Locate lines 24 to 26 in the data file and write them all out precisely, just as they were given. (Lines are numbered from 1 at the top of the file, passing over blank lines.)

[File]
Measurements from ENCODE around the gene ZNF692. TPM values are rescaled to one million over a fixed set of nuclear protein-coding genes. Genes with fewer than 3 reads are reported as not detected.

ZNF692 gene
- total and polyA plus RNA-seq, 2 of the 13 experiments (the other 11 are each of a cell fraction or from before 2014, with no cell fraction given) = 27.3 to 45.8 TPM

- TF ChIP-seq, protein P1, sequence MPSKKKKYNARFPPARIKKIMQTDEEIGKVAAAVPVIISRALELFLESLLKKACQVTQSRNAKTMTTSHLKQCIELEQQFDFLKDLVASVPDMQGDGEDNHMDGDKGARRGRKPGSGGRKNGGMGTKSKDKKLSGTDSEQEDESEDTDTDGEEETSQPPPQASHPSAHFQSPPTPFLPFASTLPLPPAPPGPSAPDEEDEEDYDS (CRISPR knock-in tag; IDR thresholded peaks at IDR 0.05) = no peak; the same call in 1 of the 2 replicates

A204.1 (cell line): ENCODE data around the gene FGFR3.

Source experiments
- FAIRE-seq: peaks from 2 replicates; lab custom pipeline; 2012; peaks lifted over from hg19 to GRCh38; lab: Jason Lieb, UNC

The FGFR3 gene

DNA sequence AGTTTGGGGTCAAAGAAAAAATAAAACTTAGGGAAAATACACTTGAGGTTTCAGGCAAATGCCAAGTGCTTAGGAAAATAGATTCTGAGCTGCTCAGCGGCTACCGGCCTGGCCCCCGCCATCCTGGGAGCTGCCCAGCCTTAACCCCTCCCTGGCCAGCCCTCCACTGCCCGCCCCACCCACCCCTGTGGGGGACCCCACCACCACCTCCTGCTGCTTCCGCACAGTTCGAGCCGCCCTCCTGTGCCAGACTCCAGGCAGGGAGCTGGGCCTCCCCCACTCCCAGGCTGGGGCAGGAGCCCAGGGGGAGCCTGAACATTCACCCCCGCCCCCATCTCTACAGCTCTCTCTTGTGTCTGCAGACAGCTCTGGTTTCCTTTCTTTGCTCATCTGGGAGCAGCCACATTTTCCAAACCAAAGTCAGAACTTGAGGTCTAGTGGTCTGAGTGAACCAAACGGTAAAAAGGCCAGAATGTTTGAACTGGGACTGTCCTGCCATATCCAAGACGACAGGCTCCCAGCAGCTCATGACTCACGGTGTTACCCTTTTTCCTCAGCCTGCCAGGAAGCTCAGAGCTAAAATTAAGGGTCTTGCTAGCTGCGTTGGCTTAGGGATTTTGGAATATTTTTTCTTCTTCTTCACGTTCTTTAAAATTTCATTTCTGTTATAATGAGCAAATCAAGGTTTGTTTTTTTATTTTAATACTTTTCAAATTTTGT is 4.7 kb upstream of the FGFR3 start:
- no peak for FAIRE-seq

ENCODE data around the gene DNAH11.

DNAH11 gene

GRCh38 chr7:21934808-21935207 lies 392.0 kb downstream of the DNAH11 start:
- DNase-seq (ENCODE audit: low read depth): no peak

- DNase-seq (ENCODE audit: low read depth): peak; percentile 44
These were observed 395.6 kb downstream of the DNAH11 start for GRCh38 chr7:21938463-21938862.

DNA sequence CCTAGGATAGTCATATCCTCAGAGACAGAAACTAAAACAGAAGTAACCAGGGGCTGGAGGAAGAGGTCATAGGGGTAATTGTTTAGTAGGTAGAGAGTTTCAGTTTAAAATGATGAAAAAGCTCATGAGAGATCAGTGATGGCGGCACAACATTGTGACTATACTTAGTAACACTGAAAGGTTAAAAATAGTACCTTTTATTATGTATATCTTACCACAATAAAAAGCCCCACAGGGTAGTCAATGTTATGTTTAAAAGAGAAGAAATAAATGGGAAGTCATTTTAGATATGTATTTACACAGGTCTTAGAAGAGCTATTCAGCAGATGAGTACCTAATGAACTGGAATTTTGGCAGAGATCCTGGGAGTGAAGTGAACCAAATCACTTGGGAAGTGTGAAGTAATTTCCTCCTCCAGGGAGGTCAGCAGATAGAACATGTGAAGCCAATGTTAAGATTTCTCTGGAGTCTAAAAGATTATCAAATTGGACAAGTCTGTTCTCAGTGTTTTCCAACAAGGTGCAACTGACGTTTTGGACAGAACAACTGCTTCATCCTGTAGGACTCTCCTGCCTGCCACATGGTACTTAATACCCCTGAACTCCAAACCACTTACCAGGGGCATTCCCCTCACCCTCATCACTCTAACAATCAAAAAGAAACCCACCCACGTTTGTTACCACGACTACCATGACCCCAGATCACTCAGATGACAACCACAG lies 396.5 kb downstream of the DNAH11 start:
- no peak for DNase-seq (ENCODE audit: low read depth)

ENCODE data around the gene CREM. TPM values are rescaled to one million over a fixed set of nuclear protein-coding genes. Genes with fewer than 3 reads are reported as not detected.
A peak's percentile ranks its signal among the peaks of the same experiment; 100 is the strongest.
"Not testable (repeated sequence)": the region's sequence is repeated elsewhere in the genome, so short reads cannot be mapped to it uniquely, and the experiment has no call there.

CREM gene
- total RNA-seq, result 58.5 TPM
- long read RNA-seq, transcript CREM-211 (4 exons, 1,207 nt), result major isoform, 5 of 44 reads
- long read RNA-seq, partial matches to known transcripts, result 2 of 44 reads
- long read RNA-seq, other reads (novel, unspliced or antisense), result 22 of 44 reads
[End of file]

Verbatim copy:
- long read RNA-seq, transcript CREM-211 (4 exons, 1,207 nt), result major isoform, 5 of 44 reads
- long read RNA-seq, partial matches to known transcripts, result 2 of 44 reads
- long read RNA-seq, other reads (novel, unspliced or antisense), result 22 of 44 reads